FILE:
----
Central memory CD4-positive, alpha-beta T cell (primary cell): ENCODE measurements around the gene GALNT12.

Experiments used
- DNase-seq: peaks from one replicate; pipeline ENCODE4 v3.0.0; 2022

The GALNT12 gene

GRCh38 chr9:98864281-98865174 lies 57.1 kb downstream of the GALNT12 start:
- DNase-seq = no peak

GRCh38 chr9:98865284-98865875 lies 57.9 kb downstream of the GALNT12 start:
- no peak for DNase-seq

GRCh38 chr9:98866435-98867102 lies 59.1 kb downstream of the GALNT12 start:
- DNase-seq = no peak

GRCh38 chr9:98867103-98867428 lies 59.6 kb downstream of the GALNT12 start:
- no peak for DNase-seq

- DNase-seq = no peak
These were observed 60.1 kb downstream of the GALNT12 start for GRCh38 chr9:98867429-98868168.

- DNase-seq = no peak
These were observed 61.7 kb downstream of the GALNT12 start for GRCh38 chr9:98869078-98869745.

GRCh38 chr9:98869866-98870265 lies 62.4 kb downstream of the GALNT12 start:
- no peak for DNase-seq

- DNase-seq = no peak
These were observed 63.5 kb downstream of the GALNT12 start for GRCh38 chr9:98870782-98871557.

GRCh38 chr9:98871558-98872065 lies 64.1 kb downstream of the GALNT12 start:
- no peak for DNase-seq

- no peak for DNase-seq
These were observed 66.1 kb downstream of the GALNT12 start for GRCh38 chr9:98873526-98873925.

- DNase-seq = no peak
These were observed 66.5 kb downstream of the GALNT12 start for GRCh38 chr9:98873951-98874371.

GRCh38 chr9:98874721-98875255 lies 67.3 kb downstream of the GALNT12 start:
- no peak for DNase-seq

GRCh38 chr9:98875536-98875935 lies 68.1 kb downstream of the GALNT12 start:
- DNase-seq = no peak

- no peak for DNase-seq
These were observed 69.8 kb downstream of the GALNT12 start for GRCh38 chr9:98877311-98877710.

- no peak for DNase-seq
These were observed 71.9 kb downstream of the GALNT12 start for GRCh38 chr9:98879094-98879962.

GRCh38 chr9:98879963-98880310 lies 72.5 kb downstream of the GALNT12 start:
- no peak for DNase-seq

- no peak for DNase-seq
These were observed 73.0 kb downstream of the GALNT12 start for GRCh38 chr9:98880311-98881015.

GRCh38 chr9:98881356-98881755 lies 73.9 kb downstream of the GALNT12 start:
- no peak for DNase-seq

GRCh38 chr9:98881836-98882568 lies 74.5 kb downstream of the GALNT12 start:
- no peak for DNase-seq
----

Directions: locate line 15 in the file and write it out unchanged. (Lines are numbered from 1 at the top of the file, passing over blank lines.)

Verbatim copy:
- DNase-seq = no peak